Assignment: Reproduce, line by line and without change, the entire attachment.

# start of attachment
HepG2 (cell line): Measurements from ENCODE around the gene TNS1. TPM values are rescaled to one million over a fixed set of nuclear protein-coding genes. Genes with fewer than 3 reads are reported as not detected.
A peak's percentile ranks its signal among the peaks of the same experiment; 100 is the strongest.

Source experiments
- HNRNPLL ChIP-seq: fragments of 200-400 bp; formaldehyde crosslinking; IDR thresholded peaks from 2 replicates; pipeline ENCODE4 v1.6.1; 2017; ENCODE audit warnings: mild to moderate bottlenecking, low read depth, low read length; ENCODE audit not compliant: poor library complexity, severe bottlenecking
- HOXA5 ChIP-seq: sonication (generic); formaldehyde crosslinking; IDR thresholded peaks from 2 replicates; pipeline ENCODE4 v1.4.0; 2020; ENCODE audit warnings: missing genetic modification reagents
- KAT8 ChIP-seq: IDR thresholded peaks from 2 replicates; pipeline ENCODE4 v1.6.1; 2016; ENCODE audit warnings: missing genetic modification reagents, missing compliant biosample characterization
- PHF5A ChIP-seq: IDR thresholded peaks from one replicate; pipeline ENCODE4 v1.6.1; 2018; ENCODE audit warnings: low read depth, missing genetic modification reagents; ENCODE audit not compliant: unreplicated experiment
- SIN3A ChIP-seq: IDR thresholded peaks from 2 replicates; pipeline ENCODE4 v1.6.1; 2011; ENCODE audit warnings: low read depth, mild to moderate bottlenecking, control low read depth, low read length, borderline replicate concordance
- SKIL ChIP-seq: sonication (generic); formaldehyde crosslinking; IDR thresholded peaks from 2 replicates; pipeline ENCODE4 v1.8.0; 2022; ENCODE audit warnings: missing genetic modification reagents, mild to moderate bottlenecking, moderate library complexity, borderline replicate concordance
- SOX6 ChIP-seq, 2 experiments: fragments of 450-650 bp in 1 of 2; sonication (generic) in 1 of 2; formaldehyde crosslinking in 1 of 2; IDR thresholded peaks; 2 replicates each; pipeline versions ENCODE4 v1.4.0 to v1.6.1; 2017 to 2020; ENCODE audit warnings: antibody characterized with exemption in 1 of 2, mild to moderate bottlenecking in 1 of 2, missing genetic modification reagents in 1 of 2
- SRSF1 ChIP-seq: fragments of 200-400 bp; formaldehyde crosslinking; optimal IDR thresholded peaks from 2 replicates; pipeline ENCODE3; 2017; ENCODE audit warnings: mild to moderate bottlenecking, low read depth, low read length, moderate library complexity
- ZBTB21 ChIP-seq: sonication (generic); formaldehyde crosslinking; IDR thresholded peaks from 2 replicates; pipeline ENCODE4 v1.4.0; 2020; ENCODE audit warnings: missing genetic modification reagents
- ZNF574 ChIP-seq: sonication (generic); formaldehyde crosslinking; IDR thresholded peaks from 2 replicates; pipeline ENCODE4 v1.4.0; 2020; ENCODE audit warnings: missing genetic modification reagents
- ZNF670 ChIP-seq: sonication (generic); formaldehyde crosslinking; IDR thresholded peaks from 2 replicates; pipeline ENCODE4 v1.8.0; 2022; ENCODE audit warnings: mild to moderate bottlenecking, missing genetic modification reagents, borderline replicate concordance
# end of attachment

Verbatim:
HepG2 (cell line): Measurements from ENCODE around the gene TNS1. TPM values are rescaled to one million over a fixed set of nuclear protein-coding genes. Genes with fewer than 3 reads are reported as not detected.
A peak's percentile ranks its signal among the peaks of the same experiment; 100 is the strongest.

Source experiments
- HNRNPLL ChIP-seq: fragments of 200-400 bp; formaldehyde crosslinking; IDR thresholded peaks from 2 replicates; pipeline ENCODE4 v1.6.1; 2017; ENCODE audit warnings: mild to moderate bottlenecking, low read depth, low read length; ENCODE audit not compliant: poor library complexity, severe bottlenecking
- HOXA5 ChIP-seq: sonication (generic); formaldehyde crosslinking; IDR thresholded peaks from 2 replicates; pipeline ENCODE4 v1.4.0; 2020; ENCODE audit warnings: missing genetic modification reagents
- KAT8 ChIP-seq: IDR thresholded peaks from 2 replicates; pipeline ENCODE4 v1.6.1; 2016; ENCODE audit warnings: missing genetic modification reagents, missing compliant biosample characterization
- PHF5A ChIP-seq: IDR thresholded peaks from one replicate; pipeline ENCODE4 v1.6.1; 2018; ENCODE audit warnings: low read depth, missing genetic modification reagents; ENCODE audit not compliant: unreplicated experiment
- SIN3A ChIP-seq: IDR thresholded peaks from 2 replicates; pipeline ENCODE4 v1.6.1; 2011; ENCODE audit warnings: low read depth, mild to moderate bottlenecking, control low read depth, low read length, borderline replicate concordance
- SKIL ChIP-seq: sonication (generic); formaldehyde crosslinking; IDR thresholded peaks from 2 replicates; pipeline ENCODE4 v1.8.0; 2022; ENCODE audit warnings: missing genetic modification reagents, mild to moderate bottlenecking, moderate library complexity, borderline replicate concordance
- SOX6 ChIP-seq, 2 experiments: fragments of 450-650 bp in 1 of 2; sonication (generic) in 1 of 2; formaldehyde crosslinking in 1 of 2; IDR thresholded peaks; 2 replicates each; pipeline versions ENCODE4 v1.4.0 to v1.6.1; 2017 to 2020; ENCODE audit warnings: antibody characterized with exemption in 1 of 2, mild to moderate bottlenecking in 1 of 2, missing genetic modification reagents in 1 of 2
- SRSF1 ChIP-seq: fragments of 200-400 bp; formaldehyde crosslinking; optimal IDR thresholded peaks from 2 replicates; pipeline ENCODE3; 2017; ENCODE audit warnings: mild to moderate bottlenecking, low read depth, low read length, moderate library complexity
- ZBTB21 ChIP-seq: sonication (generic); formaldehyde crosslinking; IDR thresholded peaks from 2 replicates; pipeline ENCODE4 v1.4.0; 2020; ENCODE audit warnings: missing genetic modification reagents
- ZNF574 ChIP-seq: sonication (generic); formaldehyde crosslinking; IDR thresholded peaks from 2 replicates; pipeline ENCODE4 v1.4.0; 2020; ENCODE audit warnings: missing genetic modification reagents
- ZNF670 ChIP-seq: sonication (generic); formaldehyde crosslinking; IDR thresholded peaks from 2 replicates; pipeline ENCODE4 v1.8.0; 2022; ENCODE audit warnings: mild to moderate bottlenecking, missing genetic modification reagents, borderline replicate concordance